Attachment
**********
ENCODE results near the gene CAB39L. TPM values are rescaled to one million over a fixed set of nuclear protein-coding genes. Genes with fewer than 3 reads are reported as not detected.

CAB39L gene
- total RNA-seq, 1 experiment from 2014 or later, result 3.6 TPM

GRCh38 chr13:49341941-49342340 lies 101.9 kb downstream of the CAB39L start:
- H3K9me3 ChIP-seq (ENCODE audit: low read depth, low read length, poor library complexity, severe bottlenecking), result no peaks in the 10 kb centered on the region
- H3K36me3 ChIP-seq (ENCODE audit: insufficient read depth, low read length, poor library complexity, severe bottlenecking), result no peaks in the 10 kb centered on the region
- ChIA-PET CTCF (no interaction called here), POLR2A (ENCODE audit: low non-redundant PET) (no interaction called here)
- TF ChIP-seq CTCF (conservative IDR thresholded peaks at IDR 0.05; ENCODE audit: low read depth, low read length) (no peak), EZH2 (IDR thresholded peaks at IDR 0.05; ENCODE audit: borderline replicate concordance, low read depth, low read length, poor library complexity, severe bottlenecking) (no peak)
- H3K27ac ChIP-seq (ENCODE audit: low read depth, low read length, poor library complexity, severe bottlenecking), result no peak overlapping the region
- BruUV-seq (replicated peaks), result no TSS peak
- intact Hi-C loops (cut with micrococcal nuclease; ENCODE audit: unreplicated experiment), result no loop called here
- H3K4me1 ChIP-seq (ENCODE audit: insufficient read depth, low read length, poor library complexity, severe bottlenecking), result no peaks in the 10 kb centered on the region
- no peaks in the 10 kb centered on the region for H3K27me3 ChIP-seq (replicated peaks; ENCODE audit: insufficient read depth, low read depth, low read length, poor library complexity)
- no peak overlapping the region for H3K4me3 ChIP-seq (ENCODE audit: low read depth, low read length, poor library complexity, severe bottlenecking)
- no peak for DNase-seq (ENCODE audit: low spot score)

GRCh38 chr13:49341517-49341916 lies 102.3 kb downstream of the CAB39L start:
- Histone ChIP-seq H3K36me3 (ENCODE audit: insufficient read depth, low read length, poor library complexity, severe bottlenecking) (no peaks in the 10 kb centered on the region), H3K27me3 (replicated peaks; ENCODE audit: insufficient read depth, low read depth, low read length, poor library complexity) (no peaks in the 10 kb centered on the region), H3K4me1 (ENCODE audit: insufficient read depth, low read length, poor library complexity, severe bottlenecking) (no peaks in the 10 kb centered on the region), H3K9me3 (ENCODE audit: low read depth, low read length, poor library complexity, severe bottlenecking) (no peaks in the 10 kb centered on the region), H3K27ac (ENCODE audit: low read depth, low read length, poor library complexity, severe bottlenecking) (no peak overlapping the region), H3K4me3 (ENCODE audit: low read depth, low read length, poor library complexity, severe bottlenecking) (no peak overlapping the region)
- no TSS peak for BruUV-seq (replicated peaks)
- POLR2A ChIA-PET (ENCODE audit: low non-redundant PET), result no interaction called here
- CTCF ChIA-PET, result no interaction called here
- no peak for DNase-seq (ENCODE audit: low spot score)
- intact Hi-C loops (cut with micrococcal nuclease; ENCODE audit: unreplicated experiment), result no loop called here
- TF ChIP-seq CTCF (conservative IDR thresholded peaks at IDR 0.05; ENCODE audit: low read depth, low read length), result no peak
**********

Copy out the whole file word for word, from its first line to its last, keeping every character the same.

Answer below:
ENCODE results near the gene CAB39L. TPM values are rescaled to one million over a fixed set of nuclear protein-coding genes. Genes with fewer than 3 reads are reported as not detected.

CAB39L gene
- total RNA-seq, 1 experiment from 2014 or later, result 3.6 TPM

GRCh38 chr13:49341941-49342340 lies 101.9 kb downstream of the CAB39L start:
- H3K9me3 ChIP-seq (ENCODE audit: low read depth, low read length, poor library complexity, severe bottlenecking), result no peaks in the 10 kb centered on the region
- H3K36me3 ChIP-seq (ENCODE audit: insufficient read depth, low read length, poor library complexity, severe bottlenecking), result no peaks in the 10 kb centered on the region
- ChIA-PET CTCF (no interaction called here), POLR2A (ENCODE audit: low non-redundant PET) (no interaction called here)
- TF ChIP-seq CTCF (conservative IDR thresholded peaks at IDR 0.05; ENCODE audit: low read depth, low read length) (no peak), EZH2 (IDR thresholded peaks at IDR 0.05; ENCODE audit: borderline replicate concordance, low read depth, low read length, poor library complexity, severe bottlenecking) (no peak)
- H3K27ac ChIP-seq (ENCODE audit: low read depth, low read length, poor library complexity, severe bottlenecking), result no peak overlapping the region
- BruUV-seq (replicated peaks), result no TSS peak
- intact Hi-C loops (cut with micrococcal nuclease; ENCODE audit: unreplicated experiment), result no loop called here
- H3K4me1 ChIP-seq (ENCODE audit: insufficient read depth, low read length, poor library complexity, severe bottlenecking), result no peaks in the 10 kb centered on the region
- no peaks in the 10 kb centered on the region for H3K27me3 ChIP-seq (replicated peaks; ENCODE audit: insufficient read depth, low read depth, low read length, poor library complexity)
- no peak overlapping the region for H3K4me3 ChIP-seq (ENCODE audit: low read depth, low read length, poor library complexity, severe bottlenecking)
- no peak for DNase-seq (ENCODE audit: low spot score)

GRCh38 chr13:49341517-49341916 lies 102.3 kb downstream of the CAB39L start:
- Histone ChIP-seq H3K36me3 (ENCODE audit: insufficient read depth, low read length, poor library complexity, severe bottlenecking) (no peaks in the 10 kb centered on the region), H3K27me3 (replicated peaks; ENCODE audit: insufficient read depth, low read depth, low read length, poor library complexity) (no peaks in the 10 kb centered on the region), H3K4me1 (ENCODE audit: insufficient read depth, low read length, poor library complexity, severe bottlenecking) (no peaks in the 10 kb centered on the region), H3K9me3 (ENCODE audit: low read depth, low read length, poor library complexity, severe bottlenecking) (no peaks in the 10 kb centered on the region), H3K27ac (ENCODE audit: low read depth, low read length, poor library complexity, severe bottlenecking) (no peak overlapping the region), H3K4me3 (ENCODE audit: low read depth, low read length, poor library complexity, severe bottlenecking) (no peak overlapping the region)
- no TSS peak for BruUV-seq (replicated peaks)
- POLR2A ChIA-PET (ENCODE audit: low non-redundant PET), result no interaction called here
- CTCF ChIA-PET, result no interaction called here
- no peak for DNase-seq (ENCODE audit: low spot score)
- intact Hi-C loops (cut with micrococcal nuclease; ENCODE audit: unreplicated experiment), result no loop called here
- TF ChIP-seq CTCF (conservative IDR thresholded peaks at IDR 0.05; ENCODE audit: low read depth, low read length), result no peak